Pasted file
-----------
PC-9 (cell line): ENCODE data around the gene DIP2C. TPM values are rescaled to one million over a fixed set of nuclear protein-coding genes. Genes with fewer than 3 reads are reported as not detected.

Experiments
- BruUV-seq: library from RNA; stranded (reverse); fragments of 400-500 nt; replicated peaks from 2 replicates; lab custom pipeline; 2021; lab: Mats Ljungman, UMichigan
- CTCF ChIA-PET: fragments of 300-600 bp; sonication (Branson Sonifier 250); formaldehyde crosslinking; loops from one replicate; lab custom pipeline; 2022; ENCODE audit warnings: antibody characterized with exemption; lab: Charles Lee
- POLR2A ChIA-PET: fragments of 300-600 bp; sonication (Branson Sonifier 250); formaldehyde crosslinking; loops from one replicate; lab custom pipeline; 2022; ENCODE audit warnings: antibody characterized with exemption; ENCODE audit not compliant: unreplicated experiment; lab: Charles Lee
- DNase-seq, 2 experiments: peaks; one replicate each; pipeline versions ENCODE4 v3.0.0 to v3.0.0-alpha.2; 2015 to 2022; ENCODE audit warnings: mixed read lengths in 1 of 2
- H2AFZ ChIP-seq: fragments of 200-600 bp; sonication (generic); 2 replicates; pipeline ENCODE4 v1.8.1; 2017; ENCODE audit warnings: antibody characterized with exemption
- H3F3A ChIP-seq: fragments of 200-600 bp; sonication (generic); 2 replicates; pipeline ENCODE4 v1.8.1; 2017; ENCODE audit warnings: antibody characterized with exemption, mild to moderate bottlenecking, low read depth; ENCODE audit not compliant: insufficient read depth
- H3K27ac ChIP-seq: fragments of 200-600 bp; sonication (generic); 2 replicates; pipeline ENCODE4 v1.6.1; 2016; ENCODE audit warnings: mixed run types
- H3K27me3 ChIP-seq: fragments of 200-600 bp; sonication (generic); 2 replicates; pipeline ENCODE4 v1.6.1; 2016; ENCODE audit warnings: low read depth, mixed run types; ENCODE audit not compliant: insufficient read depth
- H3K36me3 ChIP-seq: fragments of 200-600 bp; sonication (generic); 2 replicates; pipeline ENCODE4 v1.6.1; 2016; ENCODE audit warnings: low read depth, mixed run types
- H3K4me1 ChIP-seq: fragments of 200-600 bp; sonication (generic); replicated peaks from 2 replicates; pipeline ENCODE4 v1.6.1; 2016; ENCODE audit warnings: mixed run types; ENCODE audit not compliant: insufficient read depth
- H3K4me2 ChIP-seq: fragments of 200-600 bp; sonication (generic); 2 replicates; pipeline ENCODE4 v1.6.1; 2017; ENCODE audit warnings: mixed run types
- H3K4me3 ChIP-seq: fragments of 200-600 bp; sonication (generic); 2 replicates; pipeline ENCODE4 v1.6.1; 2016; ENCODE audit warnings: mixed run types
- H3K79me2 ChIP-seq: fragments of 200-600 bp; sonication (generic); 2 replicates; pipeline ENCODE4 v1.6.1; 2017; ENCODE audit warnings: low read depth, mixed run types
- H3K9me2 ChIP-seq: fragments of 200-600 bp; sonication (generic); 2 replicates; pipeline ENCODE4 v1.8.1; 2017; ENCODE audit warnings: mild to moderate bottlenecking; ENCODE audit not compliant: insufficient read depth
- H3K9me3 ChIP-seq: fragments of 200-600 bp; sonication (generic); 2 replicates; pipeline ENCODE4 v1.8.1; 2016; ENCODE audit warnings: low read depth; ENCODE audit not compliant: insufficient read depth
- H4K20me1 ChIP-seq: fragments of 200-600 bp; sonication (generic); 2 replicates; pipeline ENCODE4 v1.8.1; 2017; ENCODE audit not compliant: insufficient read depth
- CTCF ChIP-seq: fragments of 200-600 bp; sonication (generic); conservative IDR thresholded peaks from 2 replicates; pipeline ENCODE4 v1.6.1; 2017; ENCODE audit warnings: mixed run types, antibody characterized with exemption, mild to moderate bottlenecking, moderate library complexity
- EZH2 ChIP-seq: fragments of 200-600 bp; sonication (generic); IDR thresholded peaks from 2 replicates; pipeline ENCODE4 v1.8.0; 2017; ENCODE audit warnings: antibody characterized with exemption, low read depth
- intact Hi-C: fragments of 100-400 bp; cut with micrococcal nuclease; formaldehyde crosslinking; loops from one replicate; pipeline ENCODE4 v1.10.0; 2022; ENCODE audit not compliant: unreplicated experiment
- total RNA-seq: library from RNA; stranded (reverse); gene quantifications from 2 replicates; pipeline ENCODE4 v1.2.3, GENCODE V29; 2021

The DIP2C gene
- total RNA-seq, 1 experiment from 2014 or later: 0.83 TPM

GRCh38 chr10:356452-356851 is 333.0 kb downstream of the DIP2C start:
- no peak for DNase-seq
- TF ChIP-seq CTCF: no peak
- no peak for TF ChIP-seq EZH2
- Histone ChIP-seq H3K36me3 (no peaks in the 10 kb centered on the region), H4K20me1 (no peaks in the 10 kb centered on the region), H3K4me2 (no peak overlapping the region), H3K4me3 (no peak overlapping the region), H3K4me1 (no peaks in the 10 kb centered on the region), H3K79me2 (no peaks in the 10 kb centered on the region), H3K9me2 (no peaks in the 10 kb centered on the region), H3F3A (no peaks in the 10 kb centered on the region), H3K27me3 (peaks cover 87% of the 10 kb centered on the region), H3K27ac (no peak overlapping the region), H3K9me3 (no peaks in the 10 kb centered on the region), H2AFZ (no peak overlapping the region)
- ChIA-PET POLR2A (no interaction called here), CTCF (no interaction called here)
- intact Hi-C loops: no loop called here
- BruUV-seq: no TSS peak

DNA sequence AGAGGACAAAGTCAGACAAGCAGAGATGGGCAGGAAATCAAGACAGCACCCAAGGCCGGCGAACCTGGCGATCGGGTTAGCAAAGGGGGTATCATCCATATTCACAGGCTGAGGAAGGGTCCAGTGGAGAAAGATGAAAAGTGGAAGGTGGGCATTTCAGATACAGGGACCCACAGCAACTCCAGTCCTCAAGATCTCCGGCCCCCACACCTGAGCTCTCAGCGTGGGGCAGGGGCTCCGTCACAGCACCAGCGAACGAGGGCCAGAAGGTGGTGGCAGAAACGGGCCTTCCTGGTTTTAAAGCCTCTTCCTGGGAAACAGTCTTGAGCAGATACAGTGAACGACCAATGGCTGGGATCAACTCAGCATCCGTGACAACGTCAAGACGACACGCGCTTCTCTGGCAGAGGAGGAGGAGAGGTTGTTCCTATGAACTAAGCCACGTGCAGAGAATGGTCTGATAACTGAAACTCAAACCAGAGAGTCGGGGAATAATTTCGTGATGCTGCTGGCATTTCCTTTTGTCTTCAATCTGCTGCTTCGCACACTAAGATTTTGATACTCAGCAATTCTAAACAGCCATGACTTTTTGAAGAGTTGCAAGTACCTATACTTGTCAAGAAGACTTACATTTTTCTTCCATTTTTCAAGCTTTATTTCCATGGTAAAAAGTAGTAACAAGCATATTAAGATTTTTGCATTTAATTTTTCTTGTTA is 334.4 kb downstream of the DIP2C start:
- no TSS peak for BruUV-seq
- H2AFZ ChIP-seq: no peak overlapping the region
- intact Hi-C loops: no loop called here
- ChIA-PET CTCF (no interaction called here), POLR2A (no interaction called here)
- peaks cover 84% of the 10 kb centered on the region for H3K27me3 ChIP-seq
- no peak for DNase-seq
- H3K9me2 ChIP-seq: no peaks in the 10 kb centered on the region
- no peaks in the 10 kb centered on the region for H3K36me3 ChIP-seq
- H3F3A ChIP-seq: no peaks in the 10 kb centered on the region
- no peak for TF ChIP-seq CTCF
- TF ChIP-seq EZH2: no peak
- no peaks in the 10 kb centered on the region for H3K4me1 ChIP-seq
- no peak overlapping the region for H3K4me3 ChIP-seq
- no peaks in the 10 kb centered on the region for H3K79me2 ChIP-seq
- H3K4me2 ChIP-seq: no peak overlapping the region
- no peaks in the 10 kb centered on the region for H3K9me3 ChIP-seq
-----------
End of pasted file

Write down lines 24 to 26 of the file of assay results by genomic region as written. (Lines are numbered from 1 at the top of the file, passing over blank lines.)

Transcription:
- total RNA-seq, 1 experiment from 2014 or later: 0.83 TPM

GRCh38 chr10:356452-356851 is 333.0 kb downstream of the DIP2C start:
- no peak for DNase-seq